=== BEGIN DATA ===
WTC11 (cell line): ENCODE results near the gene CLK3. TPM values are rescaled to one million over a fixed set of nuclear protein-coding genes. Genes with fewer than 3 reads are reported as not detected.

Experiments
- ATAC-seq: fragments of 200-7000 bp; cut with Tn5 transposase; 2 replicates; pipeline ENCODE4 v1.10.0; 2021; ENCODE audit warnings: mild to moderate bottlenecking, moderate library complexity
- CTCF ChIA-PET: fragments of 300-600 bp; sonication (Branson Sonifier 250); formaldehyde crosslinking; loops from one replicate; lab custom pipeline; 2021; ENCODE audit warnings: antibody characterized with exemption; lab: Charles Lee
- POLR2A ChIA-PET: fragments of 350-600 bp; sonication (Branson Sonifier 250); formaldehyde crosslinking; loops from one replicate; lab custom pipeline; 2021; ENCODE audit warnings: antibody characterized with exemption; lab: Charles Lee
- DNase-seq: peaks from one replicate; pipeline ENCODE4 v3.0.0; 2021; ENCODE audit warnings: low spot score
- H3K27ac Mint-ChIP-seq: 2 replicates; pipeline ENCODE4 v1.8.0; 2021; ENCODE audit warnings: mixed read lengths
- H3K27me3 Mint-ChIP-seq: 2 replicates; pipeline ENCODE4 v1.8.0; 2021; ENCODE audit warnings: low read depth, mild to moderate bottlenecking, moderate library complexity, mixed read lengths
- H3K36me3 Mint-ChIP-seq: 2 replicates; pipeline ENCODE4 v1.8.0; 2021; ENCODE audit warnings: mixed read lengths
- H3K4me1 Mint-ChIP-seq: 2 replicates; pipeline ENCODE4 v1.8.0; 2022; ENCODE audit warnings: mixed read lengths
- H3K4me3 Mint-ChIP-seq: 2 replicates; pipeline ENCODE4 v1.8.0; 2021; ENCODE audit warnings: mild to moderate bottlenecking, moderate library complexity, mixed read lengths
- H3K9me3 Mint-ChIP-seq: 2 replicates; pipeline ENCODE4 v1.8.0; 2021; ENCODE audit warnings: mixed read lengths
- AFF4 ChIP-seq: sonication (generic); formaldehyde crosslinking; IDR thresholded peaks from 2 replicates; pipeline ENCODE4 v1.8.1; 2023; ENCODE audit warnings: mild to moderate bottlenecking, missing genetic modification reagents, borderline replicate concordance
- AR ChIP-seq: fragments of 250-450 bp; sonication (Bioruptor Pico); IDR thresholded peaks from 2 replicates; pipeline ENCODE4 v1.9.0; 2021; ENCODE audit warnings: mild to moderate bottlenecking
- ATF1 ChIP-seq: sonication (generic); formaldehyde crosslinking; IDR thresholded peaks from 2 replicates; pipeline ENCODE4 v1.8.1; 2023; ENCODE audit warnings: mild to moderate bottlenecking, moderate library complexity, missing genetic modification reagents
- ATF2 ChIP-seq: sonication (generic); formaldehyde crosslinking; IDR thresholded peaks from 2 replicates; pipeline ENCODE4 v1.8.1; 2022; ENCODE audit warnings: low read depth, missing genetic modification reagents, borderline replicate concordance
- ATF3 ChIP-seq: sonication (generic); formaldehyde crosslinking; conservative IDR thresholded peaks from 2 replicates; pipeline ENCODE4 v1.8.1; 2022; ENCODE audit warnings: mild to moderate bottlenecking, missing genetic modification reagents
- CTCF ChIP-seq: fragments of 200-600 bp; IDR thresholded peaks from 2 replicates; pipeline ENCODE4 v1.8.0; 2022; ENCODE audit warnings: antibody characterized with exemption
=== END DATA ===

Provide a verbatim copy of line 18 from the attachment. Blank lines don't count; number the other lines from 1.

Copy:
- CTCF ChIP-seq: fragments of 200-600 bp; IDR thresholded peaks from 2 replicates; pipeline ENCODE4 v1.8.0; 2022; ENCODE audit warnings: antibody characterized with exemption